Propose or join a project or activity for the SciStarter Hackfest at the Citizen Science Association Conference! What: A hands-on and discussion-driven meet-up where everyone participates in dreaming up AND building creative tools to improve the field of citizen science! … Continue reading »
The post Propose or Join a Citizen Science Hackfest Project! appeared first on PLOS Blogs Network.
Does having to cope with their mother’s depression REALLY inflict irreversible damage on daughters’ psychobiology and shorten their lives? A recent BMJ article revived discussion of responsibility for hyped and distorted coverage of scientific work in the media. The usual … Continue reading »
The post NIMH Biomarker Porn: Depression, Daughters, and Telomeres Part 1 appeared first on PLOS Blogs Network.
For better or for worse, we paleontologists (and many other scientists) view the use and importance of the literature in terms of citations. Citations are what drives the ever-beloved impact factor, as well as other metrics such as the h-index. Indeed, … Continue reading »
“Good resolutions are useless attempts to interfere with scientific laws. Their origin is pure vanity. Their result is absolutely nil.” -Lord Henry in The Picture of Dorian Gray by Oscar Wilde Losing weight is the number one resolution people make … Continue reading »
The post New Year’s resolution pitfalls and how to avoid them appeared first on PLOS Blogs Network.
In PLOS Biology this week, you can read about the the next 10 years of microbiome research, low-cost antimicrobial screening as an educational tool, and a potential new diabetes drug. Transmission and Control of Ebola Virus Disease Following on … Continue reading »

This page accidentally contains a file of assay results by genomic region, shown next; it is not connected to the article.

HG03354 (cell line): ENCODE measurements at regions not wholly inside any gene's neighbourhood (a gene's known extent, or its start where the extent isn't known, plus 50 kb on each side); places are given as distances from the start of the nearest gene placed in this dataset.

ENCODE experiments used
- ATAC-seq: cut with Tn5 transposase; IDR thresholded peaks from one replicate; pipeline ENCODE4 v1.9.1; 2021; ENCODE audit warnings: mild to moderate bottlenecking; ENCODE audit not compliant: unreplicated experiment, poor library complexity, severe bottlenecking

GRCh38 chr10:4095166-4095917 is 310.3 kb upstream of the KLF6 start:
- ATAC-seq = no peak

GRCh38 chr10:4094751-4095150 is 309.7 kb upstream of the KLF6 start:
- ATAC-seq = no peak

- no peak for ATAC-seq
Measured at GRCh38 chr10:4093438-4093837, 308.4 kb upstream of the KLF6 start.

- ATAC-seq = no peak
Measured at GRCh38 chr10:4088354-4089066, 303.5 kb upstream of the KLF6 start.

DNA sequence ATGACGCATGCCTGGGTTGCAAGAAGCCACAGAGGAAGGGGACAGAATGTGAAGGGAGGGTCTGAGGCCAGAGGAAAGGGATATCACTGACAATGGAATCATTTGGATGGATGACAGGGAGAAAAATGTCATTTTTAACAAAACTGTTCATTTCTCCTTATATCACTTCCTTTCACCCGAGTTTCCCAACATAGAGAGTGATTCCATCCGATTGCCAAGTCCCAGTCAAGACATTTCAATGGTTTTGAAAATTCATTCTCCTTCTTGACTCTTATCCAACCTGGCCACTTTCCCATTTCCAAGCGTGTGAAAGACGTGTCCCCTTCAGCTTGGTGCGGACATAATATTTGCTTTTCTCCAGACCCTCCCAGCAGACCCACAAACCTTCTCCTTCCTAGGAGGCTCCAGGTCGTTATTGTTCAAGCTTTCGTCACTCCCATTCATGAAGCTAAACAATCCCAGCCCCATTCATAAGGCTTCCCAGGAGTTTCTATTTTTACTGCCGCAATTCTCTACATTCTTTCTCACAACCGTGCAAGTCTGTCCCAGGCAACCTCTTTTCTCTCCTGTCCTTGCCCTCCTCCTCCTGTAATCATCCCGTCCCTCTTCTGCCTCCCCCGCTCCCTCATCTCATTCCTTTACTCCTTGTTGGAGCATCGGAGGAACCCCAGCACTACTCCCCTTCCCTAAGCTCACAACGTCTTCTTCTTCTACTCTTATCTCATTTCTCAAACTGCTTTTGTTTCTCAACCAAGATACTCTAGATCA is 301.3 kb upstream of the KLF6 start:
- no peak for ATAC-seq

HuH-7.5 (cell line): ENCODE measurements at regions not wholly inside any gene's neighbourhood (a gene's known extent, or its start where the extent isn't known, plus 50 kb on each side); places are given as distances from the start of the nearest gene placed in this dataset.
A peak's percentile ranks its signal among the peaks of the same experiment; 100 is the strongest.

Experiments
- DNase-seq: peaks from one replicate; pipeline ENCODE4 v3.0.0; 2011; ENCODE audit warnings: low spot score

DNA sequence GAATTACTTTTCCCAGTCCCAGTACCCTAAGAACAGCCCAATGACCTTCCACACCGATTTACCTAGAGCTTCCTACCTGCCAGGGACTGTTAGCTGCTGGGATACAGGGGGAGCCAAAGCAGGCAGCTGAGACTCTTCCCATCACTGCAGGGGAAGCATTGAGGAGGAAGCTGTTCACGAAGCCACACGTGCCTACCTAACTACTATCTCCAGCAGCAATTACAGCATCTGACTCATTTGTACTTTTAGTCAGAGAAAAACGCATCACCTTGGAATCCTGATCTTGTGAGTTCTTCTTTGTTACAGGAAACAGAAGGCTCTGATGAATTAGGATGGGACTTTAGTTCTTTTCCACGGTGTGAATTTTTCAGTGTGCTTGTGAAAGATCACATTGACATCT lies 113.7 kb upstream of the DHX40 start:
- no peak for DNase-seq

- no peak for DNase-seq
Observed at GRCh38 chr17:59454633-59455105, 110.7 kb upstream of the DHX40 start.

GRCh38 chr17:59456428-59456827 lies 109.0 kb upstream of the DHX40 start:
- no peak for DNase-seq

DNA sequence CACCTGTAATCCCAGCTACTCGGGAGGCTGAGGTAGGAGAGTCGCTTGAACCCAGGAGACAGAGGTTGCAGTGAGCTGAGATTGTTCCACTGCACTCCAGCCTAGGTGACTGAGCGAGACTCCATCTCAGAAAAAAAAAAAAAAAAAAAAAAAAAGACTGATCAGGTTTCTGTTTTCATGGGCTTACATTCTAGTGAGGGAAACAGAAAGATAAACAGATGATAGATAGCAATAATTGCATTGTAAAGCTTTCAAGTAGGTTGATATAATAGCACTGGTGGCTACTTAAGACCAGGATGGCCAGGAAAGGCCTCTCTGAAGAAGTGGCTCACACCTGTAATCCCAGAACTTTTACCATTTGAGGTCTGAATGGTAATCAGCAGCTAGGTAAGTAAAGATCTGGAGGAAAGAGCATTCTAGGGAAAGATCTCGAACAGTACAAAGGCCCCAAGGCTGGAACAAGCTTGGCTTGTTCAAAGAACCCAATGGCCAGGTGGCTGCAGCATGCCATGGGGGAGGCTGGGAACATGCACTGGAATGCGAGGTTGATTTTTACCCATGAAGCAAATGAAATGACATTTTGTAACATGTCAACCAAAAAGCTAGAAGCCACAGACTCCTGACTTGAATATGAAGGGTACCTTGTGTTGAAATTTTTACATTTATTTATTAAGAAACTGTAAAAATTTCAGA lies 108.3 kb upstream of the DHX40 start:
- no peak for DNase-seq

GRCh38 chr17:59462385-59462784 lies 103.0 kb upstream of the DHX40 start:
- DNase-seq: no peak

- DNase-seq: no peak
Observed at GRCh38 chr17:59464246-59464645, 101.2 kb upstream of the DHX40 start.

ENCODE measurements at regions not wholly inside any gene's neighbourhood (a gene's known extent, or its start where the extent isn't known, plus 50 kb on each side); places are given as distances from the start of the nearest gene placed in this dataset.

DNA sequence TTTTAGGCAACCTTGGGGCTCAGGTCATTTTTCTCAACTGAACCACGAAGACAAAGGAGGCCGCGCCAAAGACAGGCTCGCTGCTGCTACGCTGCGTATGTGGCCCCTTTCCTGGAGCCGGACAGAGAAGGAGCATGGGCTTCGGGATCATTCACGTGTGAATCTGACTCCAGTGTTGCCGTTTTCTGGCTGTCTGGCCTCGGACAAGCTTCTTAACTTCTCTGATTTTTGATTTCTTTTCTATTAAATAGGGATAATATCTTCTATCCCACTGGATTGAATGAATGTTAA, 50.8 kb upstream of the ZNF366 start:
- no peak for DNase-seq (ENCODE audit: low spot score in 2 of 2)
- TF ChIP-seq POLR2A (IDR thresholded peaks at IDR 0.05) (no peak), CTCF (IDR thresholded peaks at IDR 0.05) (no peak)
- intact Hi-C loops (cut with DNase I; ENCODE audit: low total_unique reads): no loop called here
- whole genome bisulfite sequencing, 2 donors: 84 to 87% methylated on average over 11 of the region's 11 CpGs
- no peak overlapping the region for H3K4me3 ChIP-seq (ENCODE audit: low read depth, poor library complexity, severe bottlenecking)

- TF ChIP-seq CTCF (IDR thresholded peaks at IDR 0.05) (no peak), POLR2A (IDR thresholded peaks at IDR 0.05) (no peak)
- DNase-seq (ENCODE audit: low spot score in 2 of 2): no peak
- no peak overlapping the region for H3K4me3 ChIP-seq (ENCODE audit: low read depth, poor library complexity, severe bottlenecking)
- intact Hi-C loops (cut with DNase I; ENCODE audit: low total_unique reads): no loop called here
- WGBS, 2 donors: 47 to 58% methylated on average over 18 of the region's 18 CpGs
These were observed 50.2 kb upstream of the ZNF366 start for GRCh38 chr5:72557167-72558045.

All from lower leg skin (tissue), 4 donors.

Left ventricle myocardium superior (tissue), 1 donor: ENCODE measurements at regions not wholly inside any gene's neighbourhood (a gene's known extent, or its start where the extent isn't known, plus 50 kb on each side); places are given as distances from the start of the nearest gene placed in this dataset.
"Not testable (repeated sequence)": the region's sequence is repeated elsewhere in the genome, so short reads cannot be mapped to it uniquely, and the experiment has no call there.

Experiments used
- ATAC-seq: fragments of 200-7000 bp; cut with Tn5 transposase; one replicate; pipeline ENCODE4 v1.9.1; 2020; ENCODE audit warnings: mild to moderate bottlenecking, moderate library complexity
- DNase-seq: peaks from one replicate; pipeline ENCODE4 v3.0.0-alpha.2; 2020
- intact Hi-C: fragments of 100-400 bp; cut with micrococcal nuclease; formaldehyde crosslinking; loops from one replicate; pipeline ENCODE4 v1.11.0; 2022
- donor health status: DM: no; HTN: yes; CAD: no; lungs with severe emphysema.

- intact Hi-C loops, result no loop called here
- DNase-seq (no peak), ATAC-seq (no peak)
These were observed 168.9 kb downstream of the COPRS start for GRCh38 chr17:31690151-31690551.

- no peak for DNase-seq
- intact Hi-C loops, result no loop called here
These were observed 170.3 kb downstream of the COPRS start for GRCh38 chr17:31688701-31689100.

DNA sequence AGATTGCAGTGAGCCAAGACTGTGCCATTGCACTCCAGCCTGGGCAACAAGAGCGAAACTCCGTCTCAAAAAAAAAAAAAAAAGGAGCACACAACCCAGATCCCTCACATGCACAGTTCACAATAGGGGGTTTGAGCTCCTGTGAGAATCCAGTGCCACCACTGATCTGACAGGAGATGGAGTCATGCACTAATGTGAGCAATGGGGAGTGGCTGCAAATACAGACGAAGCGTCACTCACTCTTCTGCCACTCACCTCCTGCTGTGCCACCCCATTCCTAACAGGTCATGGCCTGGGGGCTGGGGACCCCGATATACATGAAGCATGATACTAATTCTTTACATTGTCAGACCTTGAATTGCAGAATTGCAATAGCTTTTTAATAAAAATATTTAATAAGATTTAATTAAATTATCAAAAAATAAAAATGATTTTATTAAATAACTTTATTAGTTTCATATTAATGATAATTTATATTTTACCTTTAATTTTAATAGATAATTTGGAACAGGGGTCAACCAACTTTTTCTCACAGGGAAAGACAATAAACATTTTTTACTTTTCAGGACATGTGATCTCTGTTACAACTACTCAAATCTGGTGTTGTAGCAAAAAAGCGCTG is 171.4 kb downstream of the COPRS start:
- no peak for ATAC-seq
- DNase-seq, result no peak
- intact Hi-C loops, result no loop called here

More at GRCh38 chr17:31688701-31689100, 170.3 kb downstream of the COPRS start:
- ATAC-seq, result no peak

Bernard Pécoul and Manica Balasegaram discuss whether drug companies have taken advantage of flaws in the FDA Priority Review Voucher program. It sounded like a pure global health success story. A company develops a drug for one of the most neglected … Continue reading »
The post FDA Voucher for Leishmaniasis Treatment: Can Both Patients and Companies Win? appeared first on PLOS Blogs Network.
#CitSciChat Starting this month, you can tune in and take part in monthly discussion sessions about citizen science. The discussions take place on Twitter and anyone is welcome to join with questions, answers, comments, and ideas. You can follow the … Continue reading »
The post Coop’s Citizen Sci Scoop: Hash Out Citizen Science in Twitter Chat Sessions appeared first on PLOS Blogs Network.
At first glance, a silly question. Have you ever questioned your showering practices? A shower is taken for granted, a daily or near-daily practice that begins or ends our days. It can be soothing, warm, and pleasurable, or a minor … Continue reading »
Women are really losing out at many science conferences. Large chunks of our lives are spent listening to men talking – often unbroken by a female voice for hours at a time – especially from the podium for major … Continue reading »
The last few months have brought exciting developments at PLOS, and we’ll be doing more in 2015 to make the publishing experience with PLOS even better. Today’s post will talk about just some of what is new now and due … Continue reading »
The post Publishing Initiatives at PLOS: Improving the Author Experience appeared first on PLOS Blogs Network.